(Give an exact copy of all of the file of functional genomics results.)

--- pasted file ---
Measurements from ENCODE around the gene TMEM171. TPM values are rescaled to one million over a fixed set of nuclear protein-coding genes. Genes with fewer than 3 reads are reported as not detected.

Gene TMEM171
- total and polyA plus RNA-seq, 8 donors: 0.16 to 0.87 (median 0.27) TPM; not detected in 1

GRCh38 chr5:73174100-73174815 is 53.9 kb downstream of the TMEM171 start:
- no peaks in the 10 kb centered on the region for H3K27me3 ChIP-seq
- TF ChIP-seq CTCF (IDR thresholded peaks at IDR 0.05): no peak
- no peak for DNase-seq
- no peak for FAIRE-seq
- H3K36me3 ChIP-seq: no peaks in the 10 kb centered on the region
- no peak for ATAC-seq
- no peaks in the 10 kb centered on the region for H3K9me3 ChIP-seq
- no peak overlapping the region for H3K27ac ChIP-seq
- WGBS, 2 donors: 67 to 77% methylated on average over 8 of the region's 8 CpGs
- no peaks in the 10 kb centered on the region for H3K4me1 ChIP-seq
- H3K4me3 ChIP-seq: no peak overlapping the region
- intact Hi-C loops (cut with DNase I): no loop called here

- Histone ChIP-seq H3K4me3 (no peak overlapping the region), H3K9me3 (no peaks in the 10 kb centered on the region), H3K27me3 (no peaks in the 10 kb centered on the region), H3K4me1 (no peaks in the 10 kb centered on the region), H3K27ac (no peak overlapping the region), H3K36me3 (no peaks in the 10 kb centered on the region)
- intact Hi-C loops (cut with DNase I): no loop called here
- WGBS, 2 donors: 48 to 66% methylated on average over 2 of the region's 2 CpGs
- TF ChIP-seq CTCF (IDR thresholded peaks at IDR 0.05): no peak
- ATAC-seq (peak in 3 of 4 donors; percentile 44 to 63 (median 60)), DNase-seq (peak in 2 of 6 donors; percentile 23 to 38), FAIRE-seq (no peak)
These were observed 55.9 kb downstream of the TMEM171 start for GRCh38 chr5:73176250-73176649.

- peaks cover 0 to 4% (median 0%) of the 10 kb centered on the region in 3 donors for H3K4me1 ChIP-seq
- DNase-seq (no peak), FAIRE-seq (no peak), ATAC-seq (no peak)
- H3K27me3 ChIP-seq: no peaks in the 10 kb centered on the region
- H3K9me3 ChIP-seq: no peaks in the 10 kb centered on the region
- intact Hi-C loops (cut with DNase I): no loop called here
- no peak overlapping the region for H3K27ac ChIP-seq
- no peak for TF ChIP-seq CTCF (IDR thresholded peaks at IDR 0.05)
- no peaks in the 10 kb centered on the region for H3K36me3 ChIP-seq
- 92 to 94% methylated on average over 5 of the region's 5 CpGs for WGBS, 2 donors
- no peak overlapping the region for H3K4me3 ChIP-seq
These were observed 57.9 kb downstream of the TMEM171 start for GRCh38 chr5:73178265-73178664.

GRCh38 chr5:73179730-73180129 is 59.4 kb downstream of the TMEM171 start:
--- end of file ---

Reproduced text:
Measurements from ENCODE around the gene TMEM171. TPM values are rescaled to one million over a fixed set of nuclear protein-coding genes. Genes with fewer than 3 reads are reported as not detected.

Gene TMEM171
- total and polyA plus RNA-seq, 8 donors: 0.16 to 0.87 (median 0.27) TPM; not detected in 1

GRCh38 chr5:73174100-73174815 is 53.9 kb downstream of the TMEM171 start:
- no peaks in the 10 kb centered on the region for H3K27me3 ChIP-seq
- TF ChIP-seq CTCF (IDR thresholded peaks at IDR 0.05): no peak
- no peak for DNase-seq
- no peak for FAIRE-seq
- H3K36me3 ChIP-seq: no peaks in the 10 kb centered on the region
- no peak for ATAC-seq
- no peaks in the 10 kb centered on the region for H3K9me3 ChIP-seq
- no peak overlapping the region for H3K27ac ChIP-seq
- WGBS, 2 donors: 67 to 77% methylated on average over 8 of the region's 8 CpGs
- no peaks in the 10 kb centered on the region for H3K4me1 ChIP-seq
- H3K4me3 ChIP-seq: no peak overlapping the region
- intact Hi-C loops (cut with DNase I): no loop called here

- Histone ChIP-seq H3K4me3 (no peak overlapping the region), H3K9me3 (no peaks in the 10 kb centered on the region), H3K27me3 (no peaks in the 10 kb centered on the region), H3K4me1 (no peaks in the 10 kb centered on the region), H3K27ac (no peak overlapping the region), H3K36me3 (no peaks in the 10 kb centered on the region)
- intact Hi-C loops (cut with DNase I): no loop called here
- WGBS, 2 donors: 48 to 66% methylated on average over 2 of the region's 2 CpGs
- TF ChIP-seq CTCF (IDR thresholded peaks at IDR 0.05): no peak
- ATAC-seq (peak in 3 of 4 donors; percentile 44 to 63 (median 60)), DNase-seq (peak in 2 of 6 donors; percentile 23 to 38), FAIRE-seq (no peak)
These were observed 55.9 kb downstream of the TMEM171 start for GRCh38 chr5:73176250-73176649.

- peaks cover 0 to 4% (median 0%) of the 10 kb centered on the region in 3 donors for H3K4me1 ChIP-seq
- DNase-seq (no peak), FAIRE-seq (no peak), ATAC-seq (no peak)
- H3K27me3 ChIP-seq: no peaks in the 10 kb centered on the region
- H3K9me3 ChIP-seq: no peaks in the 10 kb centered on the region
- intact Hi-C loops (cut with DNase I): no loop called here
- no peak overlapping the region for H3K27ac ChIP-seq
- no peak for TF ChIP-seq CTCF (IDR thresholded peaks at IDR 0.05)
- no peaks in the 10 kb centered on the region for H3K36me3 ChIP-seq
- 92 to 94% methylated on average over 5 of the region's 5 CpGs for WGBS, 2 donors
- no peak overlapping the region for H3K4me3 ChIP-seq
These were observed 57.9 kb downstream of the TMEM171 start for GRCh38 chr5:73178265-73178664.

GRCh38 chr5:73179730-73180129 is 59.4 kb downstream of the TMEM171 start: